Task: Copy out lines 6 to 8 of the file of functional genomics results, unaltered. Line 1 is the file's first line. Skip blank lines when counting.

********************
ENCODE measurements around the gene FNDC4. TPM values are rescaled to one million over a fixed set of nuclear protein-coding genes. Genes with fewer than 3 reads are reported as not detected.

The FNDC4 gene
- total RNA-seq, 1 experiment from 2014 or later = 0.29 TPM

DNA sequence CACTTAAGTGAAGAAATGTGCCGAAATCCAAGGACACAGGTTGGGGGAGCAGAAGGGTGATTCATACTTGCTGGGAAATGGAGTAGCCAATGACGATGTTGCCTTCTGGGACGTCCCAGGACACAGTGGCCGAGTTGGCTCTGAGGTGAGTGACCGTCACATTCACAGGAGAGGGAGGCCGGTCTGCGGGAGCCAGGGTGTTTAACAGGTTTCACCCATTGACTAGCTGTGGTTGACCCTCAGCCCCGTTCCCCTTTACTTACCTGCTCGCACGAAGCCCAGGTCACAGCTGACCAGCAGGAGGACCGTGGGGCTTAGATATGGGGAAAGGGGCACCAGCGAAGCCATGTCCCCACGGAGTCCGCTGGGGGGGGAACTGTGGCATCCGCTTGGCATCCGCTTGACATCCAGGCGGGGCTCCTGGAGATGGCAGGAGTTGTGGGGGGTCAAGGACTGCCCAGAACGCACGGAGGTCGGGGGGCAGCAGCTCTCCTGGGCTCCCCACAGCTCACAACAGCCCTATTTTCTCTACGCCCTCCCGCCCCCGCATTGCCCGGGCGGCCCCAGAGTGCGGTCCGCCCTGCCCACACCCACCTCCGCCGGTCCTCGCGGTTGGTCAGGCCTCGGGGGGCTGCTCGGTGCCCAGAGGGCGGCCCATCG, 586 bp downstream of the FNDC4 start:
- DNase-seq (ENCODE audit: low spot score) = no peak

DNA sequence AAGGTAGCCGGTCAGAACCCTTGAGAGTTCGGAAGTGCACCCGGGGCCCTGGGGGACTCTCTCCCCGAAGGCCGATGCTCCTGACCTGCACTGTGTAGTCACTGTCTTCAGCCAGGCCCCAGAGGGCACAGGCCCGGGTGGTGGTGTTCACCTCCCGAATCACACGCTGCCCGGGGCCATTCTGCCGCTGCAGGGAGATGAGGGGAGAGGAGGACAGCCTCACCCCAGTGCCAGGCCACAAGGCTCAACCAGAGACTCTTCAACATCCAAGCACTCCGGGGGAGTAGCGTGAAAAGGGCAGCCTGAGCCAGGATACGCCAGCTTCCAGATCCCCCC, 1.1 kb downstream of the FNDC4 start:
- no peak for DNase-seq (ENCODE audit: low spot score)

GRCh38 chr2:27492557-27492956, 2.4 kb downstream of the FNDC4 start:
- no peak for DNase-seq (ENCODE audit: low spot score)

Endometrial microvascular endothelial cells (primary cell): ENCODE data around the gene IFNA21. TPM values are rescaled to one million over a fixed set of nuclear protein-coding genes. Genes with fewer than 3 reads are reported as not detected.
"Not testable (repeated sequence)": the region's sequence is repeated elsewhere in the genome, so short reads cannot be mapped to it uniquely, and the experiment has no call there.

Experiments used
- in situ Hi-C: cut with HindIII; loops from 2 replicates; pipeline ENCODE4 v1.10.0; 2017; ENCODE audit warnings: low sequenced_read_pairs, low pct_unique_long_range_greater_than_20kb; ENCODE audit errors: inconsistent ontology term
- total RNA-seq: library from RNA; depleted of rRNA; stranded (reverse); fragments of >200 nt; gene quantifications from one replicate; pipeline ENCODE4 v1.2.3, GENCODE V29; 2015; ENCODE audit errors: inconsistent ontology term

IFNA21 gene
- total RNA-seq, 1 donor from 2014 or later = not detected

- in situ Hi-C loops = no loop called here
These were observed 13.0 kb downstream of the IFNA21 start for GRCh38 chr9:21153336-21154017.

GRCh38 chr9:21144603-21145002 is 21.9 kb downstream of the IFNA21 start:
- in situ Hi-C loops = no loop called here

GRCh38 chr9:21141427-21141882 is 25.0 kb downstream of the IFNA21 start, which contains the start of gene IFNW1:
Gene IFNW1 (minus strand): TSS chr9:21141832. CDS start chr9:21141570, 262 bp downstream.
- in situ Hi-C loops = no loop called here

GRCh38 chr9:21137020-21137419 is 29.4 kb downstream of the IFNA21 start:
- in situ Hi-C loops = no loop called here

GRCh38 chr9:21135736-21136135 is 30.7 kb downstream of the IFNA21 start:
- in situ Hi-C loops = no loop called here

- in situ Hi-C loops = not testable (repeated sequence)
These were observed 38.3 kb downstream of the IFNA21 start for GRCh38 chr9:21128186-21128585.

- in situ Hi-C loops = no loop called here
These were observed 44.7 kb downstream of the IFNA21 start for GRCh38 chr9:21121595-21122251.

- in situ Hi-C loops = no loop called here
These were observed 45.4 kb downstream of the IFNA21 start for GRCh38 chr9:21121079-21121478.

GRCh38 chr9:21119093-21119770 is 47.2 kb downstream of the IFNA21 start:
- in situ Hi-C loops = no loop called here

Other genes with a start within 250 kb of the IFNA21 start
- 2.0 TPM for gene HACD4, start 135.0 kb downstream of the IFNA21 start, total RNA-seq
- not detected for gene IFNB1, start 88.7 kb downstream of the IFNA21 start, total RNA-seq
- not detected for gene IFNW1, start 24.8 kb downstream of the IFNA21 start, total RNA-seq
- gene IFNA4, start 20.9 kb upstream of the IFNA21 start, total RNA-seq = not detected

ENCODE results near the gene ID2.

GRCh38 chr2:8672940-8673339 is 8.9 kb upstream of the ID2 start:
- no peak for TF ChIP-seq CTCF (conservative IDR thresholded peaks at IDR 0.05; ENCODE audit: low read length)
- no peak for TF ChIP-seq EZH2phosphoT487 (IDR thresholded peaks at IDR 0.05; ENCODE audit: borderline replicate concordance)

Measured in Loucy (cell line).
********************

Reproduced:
DNA sequence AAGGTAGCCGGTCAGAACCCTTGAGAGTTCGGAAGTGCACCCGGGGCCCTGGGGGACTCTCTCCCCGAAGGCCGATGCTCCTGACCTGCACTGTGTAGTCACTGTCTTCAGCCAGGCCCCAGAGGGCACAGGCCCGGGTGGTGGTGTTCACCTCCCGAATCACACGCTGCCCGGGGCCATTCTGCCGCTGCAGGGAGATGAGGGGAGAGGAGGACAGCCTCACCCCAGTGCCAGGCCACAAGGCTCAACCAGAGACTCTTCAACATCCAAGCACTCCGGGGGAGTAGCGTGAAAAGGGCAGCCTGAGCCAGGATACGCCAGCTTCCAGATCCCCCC, 1.1 kb downstream of the FNDC4 start:
- no peak for DNase-seq (ENCODE audit: low spot score)

GRCh38 chr2:27492557-27492956, 2.4 kb downstream of the FNDC4 start: